Me, on the other hand, I am not so easy to love. I look at me in the mirror and my eye goes straight to the flaws. I see all that is wrong with me.  I think I learned to be such an expert on flaw identification from my mother. I was trained in the higher-art of flaw finding by an expert with a black belt in flaw finding. She, whenever she meets someone or sees someone on TV, immediately sees what is wrong with them. She then shares with me their flaws. “She is a pretty girl if her jaw wasn’t so big.” “It’s a shame about her hips”, etc.  Only I pretty much kept my flaw-seeking target on myself. I wasn’t so interested in the flaws of others and mostly I didn’t notice them. I tended to notice the good in others and use their good to compare and contrast and attack myself with.  If you have a long neck I notice it because mine is short. If you have big teeth I can’t stop staring at them because I have tiny teeth. Your “flaws”— I don’t care about them and I certainly don’t see them as flaws. I find them charming and delightful and idiosyncratically wonderful, as they are what make you you—and I definitely don’t see them as something you should fix. When He-weasel once complained about his nose and contemplated for a moment that he should have it fixed I went mildly ballistic, “but I love your nose. It’s your nose.”  If only I could do this for myself. I can’t.

It took YEARS and YEARS  and YEARS of therapy to get to the place that I fully and completely understand that when my mother is finding fault with me or you or anyone and everyone it is because she is constantly doing that to herself. And it took even more years with Igor to get to the place where when I hear her tell me that she hates my hair or that I don’t look like I have lost much weight and how short my neck is that I hear a sad and insecure woman who at 80-something still thinks her highest value is about how she looks and that, to me, is heart breaking.

Now that I am at my goal weight all that self-loathing about my hips and ass and tummy and calling myself “obese” and then laughing about it is officially over. I am not fat, not anymore. However now that I am not fat my expertly trained eye is looking for new areas of inadequacies, and believe me I have loads of them. LOADS. And I am likely to point them out to you as soon as you say anything nice to me just so you know that I know how flawed I am. It is, I think, a way that I protect myself. If I say it first then maybe you won’t, not that you would—-it’s just that we all tend to expect others to treat us the way that our parents did and so I am not in fact protecting myself from you; I am protecting myself from my mother.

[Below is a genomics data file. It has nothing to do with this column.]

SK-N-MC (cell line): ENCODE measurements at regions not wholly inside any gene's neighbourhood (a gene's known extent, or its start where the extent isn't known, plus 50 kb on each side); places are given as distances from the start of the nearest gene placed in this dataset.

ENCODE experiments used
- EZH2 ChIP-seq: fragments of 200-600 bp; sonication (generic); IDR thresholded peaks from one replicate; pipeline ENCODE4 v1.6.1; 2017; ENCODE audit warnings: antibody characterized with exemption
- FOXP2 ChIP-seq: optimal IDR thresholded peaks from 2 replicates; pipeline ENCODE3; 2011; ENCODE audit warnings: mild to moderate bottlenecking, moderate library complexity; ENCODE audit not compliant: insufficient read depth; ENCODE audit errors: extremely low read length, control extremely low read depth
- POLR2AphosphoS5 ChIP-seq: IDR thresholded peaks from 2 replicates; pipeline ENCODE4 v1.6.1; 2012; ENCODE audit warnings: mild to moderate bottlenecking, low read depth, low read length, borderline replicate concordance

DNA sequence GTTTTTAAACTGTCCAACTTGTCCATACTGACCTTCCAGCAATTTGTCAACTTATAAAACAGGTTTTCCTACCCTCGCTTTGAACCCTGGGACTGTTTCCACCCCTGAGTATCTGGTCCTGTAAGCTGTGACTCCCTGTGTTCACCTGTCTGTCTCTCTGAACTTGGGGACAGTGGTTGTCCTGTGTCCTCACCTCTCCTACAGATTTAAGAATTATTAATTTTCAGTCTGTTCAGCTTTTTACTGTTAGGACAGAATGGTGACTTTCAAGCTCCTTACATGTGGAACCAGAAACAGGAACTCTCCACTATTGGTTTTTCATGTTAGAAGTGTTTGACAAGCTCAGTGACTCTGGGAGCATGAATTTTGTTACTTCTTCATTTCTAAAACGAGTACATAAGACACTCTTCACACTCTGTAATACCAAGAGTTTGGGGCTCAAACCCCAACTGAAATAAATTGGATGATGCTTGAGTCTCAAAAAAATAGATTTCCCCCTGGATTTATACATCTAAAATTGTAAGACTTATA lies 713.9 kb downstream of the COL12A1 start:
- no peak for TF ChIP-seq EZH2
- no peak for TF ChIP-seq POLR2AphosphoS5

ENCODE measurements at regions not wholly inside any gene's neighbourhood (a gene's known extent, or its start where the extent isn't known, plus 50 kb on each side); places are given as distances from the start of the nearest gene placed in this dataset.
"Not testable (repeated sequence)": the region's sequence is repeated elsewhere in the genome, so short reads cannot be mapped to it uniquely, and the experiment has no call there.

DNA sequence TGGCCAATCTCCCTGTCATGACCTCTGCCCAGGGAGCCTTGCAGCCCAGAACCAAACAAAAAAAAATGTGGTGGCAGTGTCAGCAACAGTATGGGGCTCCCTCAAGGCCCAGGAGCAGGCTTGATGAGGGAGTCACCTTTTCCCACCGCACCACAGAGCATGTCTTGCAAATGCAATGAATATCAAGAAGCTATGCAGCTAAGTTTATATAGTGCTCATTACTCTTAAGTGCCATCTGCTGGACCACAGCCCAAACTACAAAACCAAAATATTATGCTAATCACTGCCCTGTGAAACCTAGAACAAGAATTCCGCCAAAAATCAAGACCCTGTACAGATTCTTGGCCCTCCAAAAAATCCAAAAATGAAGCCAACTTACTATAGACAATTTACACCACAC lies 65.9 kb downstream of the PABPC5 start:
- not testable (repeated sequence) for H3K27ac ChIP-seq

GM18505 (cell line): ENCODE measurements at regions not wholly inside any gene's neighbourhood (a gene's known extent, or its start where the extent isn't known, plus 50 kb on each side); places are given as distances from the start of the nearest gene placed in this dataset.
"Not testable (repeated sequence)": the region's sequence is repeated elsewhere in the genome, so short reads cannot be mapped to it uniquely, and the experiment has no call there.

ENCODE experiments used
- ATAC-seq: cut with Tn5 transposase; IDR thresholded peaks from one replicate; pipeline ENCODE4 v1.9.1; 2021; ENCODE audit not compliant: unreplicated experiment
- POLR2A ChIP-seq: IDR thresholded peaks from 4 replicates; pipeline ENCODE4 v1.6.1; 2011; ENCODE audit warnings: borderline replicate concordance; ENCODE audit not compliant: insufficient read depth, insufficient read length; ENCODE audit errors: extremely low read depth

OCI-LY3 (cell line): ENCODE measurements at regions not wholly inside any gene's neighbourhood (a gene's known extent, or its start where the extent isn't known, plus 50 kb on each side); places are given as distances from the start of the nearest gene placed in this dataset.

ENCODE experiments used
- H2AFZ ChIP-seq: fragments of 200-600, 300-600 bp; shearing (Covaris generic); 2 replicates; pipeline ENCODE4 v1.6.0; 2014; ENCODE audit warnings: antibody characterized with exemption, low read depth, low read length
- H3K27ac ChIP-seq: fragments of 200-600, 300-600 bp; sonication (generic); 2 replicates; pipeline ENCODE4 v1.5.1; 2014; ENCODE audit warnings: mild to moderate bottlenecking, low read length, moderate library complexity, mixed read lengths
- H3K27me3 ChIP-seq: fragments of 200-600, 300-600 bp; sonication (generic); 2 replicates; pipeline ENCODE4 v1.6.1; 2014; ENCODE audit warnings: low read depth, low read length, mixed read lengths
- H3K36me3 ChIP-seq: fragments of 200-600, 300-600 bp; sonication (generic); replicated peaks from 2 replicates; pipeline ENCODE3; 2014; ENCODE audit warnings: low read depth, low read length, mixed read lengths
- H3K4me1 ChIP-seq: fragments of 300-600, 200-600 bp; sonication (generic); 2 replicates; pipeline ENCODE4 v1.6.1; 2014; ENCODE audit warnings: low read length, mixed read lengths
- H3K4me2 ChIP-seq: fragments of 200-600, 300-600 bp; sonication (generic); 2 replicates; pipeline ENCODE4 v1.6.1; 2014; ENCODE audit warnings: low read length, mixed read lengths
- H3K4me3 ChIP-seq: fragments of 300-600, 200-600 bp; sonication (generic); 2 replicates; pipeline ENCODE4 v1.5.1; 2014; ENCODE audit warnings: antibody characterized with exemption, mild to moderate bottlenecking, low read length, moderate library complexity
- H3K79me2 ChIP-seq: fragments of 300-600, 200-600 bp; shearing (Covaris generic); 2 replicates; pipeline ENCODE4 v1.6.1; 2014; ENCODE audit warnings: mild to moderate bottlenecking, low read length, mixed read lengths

As soon as I hit goal weight I noticed my face had seriously lost some of its firmness. I no longer saw a fat-chubby cheeked gal when I looked in the mirror. Now I saw a fallen flan. And, as is my way, I became obsessed with fixing it. I am about to admit with no small amount of shame what I have done to fix this:

1. I had painful and not inexpensive Titan laser treatments.

2. I used Oil of Olay’s Pro X Intensive Five Day Firming Treatment.

3. I use Peter Thomas Roth’s FirmX and a host of other skincare serums, creams and elixirs.

4. I use Peter Thomas Roth’s Temporary firming mask.

Yeah, all of that stuff worked. My face is in fact firmer. And I know it would have been psychologically better if I had accepted my falling flan of a face but I didn’t. I fixed it. My darling He-weasel who has no training in the dark arts of flaw finding, even he noticed how astonishingly firmer my face is. I am tickled that I am at goal weight and my face no longer looks like a fallen flan—however  I know myself well enough to know that I am not happy unless I am dissatisfied. Ugh. I need a moment to process that last sentence. Let me say it again, for the record, I am not happy unless I am dissatisfied. That is a big one. So it is likely that I am going to go hunting for another area of imperfection and start obsessing about it. My hope is that by telling you this that maybe I won’t. Maybe I will cut myself some slack and enjoy what I have and not flaw seek. Maybe some of that unshakable love that I have for the baby me will show up for the 40-something year old version. I somehow doubt it. I will say that for today I am happy with myself. Even as I write that I am noticing how terrified I am. I am terrified that those of you who know me will think, “She shouldn’t be. She ought to work on fixing x,y and z.” Laughable, huh?

About Me

My name is Tracey, aka La Belette Rouge. I am a psychotherapist and the author of Freudian Sip @ Psychology Today. I blog about psychology, my therapy, dreams, writing, meaning making, home, longing, loss, infertility and other things that delight or inspire me. I try to make deep and elusive psychodynamic concepts accessible and funny. For more information, click here .
These blog posts are informational only and not meant to replace individual psychotherapy, counseling or medical advice. If you are in need of help, reaching out to a professional may help you decide how to proceed or how to find the care you need. For a referral, contact